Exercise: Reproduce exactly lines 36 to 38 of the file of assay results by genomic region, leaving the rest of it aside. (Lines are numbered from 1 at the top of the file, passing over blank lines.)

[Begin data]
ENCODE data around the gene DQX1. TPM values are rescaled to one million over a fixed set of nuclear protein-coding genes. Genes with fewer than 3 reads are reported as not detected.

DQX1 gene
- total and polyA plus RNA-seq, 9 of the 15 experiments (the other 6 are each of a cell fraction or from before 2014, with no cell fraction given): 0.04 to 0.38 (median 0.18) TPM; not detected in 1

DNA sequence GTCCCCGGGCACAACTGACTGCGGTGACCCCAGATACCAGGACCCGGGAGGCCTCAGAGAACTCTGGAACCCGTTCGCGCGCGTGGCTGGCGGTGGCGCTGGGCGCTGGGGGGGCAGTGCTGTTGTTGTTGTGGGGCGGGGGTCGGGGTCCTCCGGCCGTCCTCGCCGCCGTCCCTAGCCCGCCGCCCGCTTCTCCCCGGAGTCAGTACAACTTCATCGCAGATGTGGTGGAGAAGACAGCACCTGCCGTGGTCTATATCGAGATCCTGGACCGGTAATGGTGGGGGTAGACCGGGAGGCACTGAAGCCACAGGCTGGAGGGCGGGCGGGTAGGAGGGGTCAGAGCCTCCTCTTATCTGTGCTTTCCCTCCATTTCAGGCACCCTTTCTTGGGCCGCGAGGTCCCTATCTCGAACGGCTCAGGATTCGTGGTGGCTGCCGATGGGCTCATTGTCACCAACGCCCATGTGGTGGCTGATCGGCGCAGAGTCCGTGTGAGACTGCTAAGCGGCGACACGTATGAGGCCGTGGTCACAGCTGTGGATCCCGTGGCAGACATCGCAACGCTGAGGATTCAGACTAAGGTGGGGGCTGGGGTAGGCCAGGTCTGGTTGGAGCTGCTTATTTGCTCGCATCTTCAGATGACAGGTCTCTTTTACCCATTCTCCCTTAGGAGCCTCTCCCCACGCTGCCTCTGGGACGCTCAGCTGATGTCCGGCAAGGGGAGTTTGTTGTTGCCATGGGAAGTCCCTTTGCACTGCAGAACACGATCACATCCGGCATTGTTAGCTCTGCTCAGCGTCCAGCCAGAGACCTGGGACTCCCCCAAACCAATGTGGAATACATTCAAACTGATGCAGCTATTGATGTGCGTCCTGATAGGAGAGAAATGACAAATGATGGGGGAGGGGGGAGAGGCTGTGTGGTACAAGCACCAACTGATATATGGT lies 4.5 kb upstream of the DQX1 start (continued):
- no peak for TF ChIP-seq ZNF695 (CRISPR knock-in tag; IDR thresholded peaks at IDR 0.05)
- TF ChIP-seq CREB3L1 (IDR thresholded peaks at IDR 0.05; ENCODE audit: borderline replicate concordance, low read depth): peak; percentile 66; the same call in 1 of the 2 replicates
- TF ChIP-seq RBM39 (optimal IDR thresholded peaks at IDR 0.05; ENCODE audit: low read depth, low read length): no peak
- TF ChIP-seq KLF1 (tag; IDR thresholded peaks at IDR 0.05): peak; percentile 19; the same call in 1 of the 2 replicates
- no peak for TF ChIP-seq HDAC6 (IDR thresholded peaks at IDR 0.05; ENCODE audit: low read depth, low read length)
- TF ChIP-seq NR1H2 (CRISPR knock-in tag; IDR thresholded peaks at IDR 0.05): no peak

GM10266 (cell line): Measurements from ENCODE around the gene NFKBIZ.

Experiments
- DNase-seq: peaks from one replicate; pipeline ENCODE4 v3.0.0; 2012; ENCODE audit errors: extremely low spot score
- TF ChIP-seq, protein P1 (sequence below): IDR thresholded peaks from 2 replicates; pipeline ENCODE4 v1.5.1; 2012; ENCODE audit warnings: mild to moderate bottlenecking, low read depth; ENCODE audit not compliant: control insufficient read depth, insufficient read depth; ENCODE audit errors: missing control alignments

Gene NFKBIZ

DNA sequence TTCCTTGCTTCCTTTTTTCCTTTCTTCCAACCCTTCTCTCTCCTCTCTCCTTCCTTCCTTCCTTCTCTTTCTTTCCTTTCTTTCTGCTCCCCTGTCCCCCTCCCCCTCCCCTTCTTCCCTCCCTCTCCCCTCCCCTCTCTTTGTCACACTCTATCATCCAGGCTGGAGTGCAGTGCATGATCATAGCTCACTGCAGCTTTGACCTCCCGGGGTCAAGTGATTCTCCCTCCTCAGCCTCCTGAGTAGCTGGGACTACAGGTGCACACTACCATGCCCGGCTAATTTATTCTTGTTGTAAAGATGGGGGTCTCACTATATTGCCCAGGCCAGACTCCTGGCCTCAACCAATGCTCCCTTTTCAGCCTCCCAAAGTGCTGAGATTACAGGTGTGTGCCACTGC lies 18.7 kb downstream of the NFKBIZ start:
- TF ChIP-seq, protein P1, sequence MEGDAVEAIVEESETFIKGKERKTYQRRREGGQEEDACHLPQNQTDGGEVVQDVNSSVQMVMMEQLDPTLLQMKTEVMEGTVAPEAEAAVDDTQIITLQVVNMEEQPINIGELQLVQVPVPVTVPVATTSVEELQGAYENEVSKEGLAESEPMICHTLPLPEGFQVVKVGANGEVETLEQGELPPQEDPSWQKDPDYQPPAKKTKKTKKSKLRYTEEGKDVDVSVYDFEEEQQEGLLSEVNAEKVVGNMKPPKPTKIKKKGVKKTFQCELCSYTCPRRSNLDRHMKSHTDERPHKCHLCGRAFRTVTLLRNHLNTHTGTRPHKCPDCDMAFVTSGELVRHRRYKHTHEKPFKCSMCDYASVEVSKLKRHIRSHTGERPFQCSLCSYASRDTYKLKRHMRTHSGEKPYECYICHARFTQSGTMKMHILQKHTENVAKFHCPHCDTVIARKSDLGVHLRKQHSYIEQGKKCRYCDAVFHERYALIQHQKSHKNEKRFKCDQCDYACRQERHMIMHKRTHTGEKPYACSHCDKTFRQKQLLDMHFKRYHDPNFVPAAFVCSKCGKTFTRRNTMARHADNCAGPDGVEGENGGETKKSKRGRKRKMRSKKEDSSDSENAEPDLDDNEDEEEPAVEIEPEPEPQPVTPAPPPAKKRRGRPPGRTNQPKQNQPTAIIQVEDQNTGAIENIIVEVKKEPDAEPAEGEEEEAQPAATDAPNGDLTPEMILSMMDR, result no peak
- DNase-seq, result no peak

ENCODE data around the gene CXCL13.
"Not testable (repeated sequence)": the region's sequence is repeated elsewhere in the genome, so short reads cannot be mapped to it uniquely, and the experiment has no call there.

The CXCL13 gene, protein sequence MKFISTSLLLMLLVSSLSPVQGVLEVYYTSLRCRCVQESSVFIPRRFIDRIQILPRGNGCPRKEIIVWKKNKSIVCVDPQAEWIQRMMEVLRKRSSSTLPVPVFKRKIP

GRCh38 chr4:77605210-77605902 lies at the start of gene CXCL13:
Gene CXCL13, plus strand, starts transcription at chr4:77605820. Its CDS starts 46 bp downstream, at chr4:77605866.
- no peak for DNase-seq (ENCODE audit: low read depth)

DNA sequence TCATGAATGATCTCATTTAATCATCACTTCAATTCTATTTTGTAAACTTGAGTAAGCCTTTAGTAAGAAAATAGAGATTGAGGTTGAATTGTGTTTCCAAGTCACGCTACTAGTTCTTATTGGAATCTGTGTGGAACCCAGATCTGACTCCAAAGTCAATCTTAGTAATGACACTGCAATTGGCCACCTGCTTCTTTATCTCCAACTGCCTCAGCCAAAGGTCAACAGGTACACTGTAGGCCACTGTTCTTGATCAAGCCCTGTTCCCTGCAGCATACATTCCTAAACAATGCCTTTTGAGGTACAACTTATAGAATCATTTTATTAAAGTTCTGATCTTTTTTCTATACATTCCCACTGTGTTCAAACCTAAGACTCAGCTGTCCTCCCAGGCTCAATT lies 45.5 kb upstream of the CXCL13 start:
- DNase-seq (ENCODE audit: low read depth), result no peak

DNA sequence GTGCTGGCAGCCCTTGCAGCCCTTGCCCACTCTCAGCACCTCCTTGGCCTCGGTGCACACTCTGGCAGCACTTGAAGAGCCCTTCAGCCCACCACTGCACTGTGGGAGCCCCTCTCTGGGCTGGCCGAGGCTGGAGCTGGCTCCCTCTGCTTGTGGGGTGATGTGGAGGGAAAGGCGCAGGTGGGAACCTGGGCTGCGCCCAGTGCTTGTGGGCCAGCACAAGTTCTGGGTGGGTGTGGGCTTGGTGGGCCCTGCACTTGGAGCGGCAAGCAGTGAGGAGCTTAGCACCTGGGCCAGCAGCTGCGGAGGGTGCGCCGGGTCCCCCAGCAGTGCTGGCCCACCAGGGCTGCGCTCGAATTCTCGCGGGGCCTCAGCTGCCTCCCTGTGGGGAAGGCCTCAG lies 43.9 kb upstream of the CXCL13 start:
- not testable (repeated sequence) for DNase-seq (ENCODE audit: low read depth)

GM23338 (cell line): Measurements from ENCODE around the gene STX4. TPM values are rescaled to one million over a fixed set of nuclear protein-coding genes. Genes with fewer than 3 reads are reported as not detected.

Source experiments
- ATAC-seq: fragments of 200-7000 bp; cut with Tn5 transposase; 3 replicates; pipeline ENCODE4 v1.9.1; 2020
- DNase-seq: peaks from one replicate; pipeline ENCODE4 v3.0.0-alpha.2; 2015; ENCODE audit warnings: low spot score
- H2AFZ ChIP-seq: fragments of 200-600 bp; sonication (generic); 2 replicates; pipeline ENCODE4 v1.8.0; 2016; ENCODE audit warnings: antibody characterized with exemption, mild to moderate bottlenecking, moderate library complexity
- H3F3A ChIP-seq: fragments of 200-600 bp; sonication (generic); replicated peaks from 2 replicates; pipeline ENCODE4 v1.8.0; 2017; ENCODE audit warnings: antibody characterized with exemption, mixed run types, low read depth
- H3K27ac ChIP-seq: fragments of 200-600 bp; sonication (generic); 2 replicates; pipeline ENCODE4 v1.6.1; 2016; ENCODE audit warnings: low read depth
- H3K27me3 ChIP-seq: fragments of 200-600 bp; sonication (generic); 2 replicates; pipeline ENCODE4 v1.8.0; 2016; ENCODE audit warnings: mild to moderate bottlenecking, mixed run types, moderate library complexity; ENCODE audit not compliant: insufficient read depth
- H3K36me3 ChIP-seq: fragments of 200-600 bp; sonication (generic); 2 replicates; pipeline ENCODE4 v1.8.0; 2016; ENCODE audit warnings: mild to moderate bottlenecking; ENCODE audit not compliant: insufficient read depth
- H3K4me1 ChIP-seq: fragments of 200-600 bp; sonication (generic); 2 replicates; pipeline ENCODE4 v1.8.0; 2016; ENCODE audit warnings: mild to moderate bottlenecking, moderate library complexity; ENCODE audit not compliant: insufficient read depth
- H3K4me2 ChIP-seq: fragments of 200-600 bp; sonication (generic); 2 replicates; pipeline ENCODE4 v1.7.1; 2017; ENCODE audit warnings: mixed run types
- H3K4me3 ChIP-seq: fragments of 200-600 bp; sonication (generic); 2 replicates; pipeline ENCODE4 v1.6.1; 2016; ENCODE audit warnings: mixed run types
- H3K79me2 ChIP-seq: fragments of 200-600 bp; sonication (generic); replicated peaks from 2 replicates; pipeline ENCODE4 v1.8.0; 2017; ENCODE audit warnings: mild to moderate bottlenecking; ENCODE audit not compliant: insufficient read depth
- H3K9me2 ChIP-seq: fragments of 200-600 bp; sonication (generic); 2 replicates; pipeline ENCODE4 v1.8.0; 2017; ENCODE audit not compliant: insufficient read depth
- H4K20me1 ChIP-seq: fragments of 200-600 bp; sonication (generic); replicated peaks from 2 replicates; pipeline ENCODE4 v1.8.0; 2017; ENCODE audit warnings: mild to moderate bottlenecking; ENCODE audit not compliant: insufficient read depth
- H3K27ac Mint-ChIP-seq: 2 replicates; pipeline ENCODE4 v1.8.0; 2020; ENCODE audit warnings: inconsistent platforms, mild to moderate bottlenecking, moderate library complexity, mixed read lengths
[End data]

- H3K27me3 ChIP-seq: fragments of 200-600 bp; sonication (generic); 2 replicates; pipeline ENCODE4 v1.8.0; 2016; ENCODE audit warnings: mild to moderate bottlenecking, mixed run types, moderate library complexity; ENCODE audit not compliant: insufficient read depth
- H3K36me3 ChIP-seq: fragments of 200-600 bp; sonication (generic); 2 replicates; pipeline ENCODE4 v1.8.0; 2016; ENCODE audit warnings: mild to moderate bottlenecking; ENCODE audit not compliant: insufficient read depth
- H3K4me1 ChIP-seq: fragments of 200-600 bp; sonication (generic); 2 replicates; pipeline ENCODE4 v1.8.0; 2016; ENCODE audit warnings: mild to moderate bottlenecking, moderate library complexity; ENCODE audit not compliant: insufficient read depth